|                                           |
       | +---------------------------------------+ |
       | | Part A: application/rlmi+xml          | |
       | +---------------------------------------+ |
       | | Part B: multipart/related             | |
       | |                                       | |
       | | +-----------------------------------+ | |
       | | | Part D: application/rlmi+xml      | | |
       | | +-----------------------------------+ | |
       | | | Part E: application/pidf+xml      | | |
       | | +-----------------------------------+ | |
       | | | Part F: application/pidf+xml      | | |
       | | +-----------------------------------+ | |
       | |                                       | |
       | +---------------------------------------+ |
       | | Part C: application/pidf+xml          | |
       | +---------------------------------------+ |
       |                                           |
       +-------------------------------------------+

      Any "cid" attributes in document A must refer only to parts B or
      C.  Referring to parts D, E, or F would be illegal.  Similarly,
      any "cid" attributes in document D must refer only to parts E or
      F.  Referring to any other parts would be illegal.
      Also note that the subscription durations of any back-end
      subscriptions are not propagated into the meta-information state
      in any way.

5.6.  Constructing Coherent Resource State

   The resource list subscriber maintains a table for each resource
   list.  The table contains a row for each resource in the resource
   list.  Each row is indexed by the URI for that resource.  That URI is
   obtained from the "uri" attribute on each <resource> element.  The
   contents of each row contain the state of that resource as conveyed
   in the resource document.

   For resources that provide versioning information (which is mandated
   by [2] for any formats that allow partial notification), each row
   also contains a resource state version number.  The version number of
   the row is initialized with the version specified in the first
   document received, as defined by the corresponding event package.
   This value is used when comparing versions of partial notifications
   for a resource.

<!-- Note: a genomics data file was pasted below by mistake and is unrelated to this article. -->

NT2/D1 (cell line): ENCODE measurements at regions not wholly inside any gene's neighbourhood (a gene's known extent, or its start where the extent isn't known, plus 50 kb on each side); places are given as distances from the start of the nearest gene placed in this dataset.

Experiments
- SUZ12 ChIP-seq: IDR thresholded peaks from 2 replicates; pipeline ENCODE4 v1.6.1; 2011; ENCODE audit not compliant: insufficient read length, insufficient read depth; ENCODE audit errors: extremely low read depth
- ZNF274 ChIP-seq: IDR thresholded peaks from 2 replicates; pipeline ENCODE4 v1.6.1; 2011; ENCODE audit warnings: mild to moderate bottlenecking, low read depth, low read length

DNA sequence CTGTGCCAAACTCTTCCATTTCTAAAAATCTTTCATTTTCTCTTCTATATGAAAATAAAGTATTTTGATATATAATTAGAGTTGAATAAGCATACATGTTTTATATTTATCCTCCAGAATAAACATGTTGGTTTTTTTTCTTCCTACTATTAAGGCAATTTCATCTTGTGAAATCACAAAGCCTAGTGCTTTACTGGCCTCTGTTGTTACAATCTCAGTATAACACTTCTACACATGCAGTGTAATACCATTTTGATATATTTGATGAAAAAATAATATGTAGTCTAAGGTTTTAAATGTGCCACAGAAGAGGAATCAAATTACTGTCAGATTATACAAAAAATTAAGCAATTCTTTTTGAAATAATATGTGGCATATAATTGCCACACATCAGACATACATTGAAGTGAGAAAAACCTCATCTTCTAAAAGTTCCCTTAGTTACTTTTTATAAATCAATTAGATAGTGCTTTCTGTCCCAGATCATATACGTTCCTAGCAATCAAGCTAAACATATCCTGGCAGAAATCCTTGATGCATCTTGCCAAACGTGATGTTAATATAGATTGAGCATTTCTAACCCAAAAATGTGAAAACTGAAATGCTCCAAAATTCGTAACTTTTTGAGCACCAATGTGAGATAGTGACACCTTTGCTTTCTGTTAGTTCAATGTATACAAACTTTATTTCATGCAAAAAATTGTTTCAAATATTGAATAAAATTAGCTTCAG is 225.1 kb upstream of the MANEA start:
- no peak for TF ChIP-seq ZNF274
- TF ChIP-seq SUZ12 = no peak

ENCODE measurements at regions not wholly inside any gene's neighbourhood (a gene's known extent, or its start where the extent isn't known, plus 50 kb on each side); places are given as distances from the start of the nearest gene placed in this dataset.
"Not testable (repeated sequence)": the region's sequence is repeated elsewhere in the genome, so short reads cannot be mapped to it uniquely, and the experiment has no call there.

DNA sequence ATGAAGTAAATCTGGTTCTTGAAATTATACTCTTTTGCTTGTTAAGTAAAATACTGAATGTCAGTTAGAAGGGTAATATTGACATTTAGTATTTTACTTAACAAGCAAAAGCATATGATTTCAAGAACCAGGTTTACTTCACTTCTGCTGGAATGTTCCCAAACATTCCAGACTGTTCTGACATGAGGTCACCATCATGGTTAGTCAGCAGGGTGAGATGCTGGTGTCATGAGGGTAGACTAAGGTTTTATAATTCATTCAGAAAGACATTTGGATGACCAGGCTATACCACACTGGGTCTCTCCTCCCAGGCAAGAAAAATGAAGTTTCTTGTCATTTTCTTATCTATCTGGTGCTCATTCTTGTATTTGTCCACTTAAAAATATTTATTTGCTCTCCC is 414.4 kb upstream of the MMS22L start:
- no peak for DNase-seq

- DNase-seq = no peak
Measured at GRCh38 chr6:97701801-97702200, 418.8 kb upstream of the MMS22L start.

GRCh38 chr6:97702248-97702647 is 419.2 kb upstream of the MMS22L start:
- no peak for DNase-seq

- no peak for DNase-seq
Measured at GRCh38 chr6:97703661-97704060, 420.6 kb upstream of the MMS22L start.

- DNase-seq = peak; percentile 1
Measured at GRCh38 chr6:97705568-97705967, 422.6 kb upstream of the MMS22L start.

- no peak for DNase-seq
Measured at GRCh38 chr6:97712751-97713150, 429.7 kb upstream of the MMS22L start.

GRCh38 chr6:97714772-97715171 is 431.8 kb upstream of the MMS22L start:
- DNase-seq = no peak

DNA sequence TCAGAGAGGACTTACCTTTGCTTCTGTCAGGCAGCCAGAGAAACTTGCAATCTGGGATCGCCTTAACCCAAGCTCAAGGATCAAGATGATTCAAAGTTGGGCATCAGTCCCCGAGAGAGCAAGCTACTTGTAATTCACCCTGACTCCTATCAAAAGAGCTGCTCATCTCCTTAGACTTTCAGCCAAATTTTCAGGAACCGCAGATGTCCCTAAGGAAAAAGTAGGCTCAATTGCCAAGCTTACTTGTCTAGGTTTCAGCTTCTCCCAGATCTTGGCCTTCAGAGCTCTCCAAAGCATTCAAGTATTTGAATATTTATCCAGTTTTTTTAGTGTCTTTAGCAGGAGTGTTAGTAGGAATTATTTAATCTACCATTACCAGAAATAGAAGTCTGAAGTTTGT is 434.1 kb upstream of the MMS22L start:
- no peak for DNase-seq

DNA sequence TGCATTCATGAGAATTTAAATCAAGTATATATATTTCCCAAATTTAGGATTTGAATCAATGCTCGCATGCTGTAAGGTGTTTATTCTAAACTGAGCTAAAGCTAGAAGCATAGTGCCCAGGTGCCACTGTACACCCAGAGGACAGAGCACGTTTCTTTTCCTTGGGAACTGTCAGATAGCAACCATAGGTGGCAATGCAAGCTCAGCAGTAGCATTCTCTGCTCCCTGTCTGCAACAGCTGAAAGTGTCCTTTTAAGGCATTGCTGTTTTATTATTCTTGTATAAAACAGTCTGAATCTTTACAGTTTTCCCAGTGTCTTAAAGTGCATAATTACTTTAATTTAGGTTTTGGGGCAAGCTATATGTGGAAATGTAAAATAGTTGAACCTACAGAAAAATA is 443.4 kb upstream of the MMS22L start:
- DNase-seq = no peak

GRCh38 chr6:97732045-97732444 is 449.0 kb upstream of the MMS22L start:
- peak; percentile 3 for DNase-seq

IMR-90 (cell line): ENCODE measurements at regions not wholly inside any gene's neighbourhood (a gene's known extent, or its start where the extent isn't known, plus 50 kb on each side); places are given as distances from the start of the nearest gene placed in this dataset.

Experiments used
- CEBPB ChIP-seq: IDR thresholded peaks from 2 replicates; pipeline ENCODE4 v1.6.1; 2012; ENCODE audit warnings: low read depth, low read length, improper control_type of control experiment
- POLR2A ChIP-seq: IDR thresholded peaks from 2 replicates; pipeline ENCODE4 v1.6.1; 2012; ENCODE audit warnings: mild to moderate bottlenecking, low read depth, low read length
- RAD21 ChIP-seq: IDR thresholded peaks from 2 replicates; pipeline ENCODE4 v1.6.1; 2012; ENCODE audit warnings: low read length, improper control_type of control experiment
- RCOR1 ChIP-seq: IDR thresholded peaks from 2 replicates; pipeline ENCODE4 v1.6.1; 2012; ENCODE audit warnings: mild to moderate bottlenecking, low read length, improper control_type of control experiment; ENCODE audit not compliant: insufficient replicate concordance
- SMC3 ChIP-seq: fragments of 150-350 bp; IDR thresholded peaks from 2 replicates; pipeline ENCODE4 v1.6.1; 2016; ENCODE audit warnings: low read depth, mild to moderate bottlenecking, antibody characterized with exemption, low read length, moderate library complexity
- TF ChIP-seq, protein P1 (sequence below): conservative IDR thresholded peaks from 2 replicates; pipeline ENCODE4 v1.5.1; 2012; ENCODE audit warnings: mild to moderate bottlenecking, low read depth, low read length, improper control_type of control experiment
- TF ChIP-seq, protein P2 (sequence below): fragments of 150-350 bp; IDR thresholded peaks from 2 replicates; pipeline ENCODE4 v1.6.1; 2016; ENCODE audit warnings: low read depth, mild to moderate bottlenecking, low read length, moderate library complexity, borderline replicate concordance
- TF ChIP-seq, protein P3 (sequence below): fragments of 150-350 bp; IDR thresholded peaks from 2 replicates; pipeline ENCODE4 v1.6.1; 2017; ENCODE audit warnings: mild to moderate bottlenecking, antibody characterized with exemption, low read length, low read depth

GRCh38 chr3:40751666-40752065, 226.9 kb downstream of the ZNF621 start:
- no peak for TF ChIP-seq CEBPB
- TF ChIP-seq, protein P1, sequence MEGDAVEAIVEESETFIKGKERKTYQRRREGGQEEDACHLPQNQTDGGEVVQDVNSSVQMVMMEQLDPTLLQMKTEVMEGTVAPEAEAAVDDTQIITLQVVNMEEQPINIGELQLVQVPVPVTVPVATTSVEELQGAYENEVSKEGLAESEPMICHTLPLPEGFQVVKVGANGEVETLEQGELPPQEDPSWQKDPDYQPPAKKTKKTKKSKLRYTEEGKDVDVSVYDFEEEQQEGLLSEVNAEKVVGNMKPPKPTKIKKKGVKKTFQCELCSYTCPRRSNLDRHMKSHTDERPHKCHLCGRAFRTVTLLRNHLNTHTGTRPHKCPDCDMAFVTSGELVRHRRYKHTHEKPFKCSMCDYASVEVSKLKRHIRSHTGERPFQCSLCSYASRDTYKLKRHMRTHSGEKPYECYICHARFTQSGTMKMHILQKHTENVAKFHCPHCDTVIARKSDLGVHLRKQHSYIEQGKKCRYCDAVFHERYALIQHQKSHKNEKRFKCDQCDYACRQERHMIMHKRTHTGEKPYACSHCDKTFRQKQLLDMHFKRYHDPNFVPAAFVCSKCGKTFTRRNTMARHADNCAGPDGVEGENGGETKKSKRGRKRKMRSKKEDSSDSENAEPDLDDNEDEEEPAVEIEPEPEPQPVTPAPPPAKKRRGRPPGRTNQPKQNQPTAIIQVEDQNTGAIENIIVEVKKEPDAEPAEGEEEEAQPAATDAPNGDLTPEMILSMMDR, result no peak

The processing of the resource list notification depends on whether
   it contains full or partial state.

5.6.1.  Processing Full State Notifications

   If a notification contains full state, indicated by the <list>
   attribute "fullState" set to "true", the notification is used to
   update the table.  A check is first made to ensure that the "version"
   attribute of the <list> attribute in the received message is greater
   than the local version number.  If not, the received document is
   discarded without any further processing.  Otherwise, the contents of
   the resource-list table are flushed and repopulated from the contents
   of the document.  A new row in the table is created for each
   "resource" element.

5.6.2.  Processing Partial State Notifications

   If a notification contains partial state, indicated by the <list>
   attribute "fullState" set to "false", a check is made to ensure that
   no list notifications have been lost.  The value of the local version
   number (the "version" attribute of the <list> element) is compared to
   the version number of the new document.

   o  If the value in the new document is exactly one higher than the
      local version number, the local version number is increased by
      one, and the document is processed as described below.

   o  If the version in the document is more than one higher than the
      local version number, the local version number is set to the value
      in the new document, and the document is processed as described
      below.  The list subscriber SHOULD also generate a refresh request
      to trigger a full state notification.

   o  If the version in the document is less than or equal to the local
      version, the document is discarded without any further processing.

   For each resource listed in the document, the subscriber checks to